The Ukrainian choir has been working in Brussels for around two years. The choir members are Ukrainians who moved to Belgium because of the war. The artistic director and active participants shared how the idea to create the choir came about and what missions, beyond the cultural one, it fulfills.

Ukrainian Liliia Depo found herself in Belgium at the beginning of summer 2022. She felt quite confused, as did many other Ukrainian women around her. As a professional musician who graduated from the Lviv State Music Academy, Liliia Pavlivna decided to unite Ukrainian refugees through Ukrainian songs. Later, the singing group became a real choir, rehearsing at the Ukrainian Cultural Center (known today as Prostir) from Promote Ukraine.

“The choir is above all about communication,” admits the artistic director of the choir, Liliia Depo. “At first, the rehearsals were completely different. We talked a lot, shared how we ended up in Belgium, gave advice, helped each other, and then sang with pleasure.”

Active participants — Halyna Vlizko and Tetiana Nechyporenko — emphasize the important therapeutic mission of the choir. Halyna admits that as soon as she learned about the creation of the choir, she immediately decided to join because she needed to communicate with Ukrainians.

“Visiting the Ukrainian cultural center is my life. I remember the first visits of the choir. We sang anyway, despite the small number of participants who came to rehearsals. I invited many members of the choir, and they regularly attend rehearsals to this day,” says Halyna Vlizko.

Tetiana Nechyporenko also mentions that the Ukrainian choir has become an outlet. Communication with Ukrainians and singing became her medicine from the war.

“The choir in Brussels is like a part of Ukraine here in Belgium, so it is very important for me to sing in the choir, communicate with Ukrainians, and convey our culture, our songs to Europeans,” Tetiana Nechyporenko emphasizes.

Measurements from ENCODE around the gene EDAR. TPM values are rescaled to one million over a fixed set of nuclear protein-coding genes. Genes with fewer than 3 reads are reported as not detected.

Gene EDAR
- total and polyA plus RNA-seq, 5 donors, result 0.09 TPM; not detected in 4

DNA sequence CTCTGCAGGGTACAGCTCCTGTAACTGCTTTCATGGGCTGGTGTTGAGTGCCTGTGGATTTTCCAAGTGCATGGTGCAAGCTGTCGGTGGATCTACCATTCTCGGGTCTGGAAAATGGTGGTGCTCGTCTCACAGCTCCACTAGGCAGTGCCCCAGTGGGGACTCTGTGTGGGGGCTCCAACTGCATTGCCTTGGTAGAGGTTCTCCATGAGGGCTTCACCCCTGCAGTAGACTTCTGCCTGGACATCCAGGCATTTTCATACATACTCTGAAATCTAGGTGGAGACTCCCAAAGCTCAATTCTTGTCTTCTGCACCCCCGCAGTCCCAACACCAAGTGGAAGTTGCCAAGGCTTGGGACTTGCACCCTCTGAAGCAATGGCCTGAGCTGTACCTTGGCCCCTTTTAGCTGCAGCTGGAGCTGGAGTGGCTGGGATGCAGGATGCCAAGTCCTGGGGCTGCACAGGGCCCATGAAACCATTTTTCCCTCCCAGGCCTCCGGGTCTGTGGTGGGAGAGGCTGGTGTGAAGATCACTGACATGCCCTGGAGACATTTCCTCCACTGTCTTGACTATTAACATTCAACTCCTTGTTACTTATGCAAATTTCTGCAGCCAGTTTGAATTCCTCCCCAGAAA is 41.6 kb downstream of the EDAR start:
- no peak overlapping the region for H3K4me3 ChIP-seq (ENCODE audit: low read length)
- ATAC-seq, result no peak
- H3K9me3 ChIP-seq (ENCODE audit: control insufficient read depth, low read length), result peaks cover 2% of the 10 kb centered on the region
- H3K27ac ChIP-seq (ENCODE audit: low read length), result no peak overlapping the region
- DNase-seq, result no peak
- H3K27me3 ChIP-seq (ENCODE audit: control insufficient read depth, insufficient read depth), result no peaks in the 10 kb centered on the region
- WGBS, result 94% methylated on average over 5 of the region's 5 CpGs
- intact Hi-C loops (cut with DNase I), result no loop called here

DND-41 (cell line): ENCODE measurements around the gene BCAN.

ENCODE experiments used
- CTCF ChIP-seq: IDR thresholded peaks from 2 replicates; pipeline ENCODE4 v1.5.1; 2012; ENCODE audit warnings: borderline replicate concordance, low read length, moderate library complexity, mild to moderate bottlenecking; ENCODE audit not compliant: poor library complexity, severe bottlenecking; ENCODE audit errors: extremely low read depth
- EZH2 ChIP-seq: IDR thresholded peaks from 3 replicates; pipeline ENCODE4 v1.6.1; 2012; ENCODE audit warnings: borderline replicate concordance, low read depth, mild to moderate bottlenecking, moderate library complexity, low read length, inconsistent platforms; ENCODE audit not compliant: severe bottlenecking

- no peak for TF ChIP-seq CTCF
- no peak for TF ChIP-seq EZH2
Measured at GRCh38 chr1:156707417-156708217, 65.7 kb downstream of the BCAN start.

The members of the choir are mostly amateurs; currently, there is only one professional musician who worked at a Kyiv music school. A few more participants sang in amateur or church choirs in Ukraine. Despite this, the performances of the Ukrainian choristers receive standing ovations and are very popular with both Ukrainian and European audiences. One of the choir’s first performances took place on Ukraine’s Independence Day in 2022. The participants sang Ukrainian songs in the central square of Brussels. This was followed by an unforgettable performance in the European Parliament, where the Ukrainian choristers performed the anthem of the European Union in English and Ukrainian.

Currently, the choir members are actively preparing for a performance at Bozar. They say this is another challenge because they will sing songs in French, English, and Dutch written by contemporary composers.

“It is not very easy for us because these songs are written for a full choir — two male and two female parts. And we mostly have a female choir, so there are certain difficulties, plus the other music and foreign languages. At first, it seemed to me that we would not overcome it, but step by step, it is coming together,” says Liliia Depo.

It will be possible to support Ukrainians at the Festival of Amateur Choirs, Let’s Zing Ensemble, at Bozar on June 23. Entrance is free. More information is available via the link.

If you have a desire to join the choir as part of the Creating Bridges project, contact, Telegram or come every Thursday at 18:00 to Prostir.

“𝐂𝐫𝐚𝐭𝐢𝐧𝐠 𝐁𝐫𝐢𝐝𝐠𝐞𝐬” is an initiative supported by the European Commission’s “Creative Europe” program. It enables war victims to find a home in Europe (and Belgium) through art.

Author: Kseniia Breslavska

Photo: Archive of Promote Ukraine

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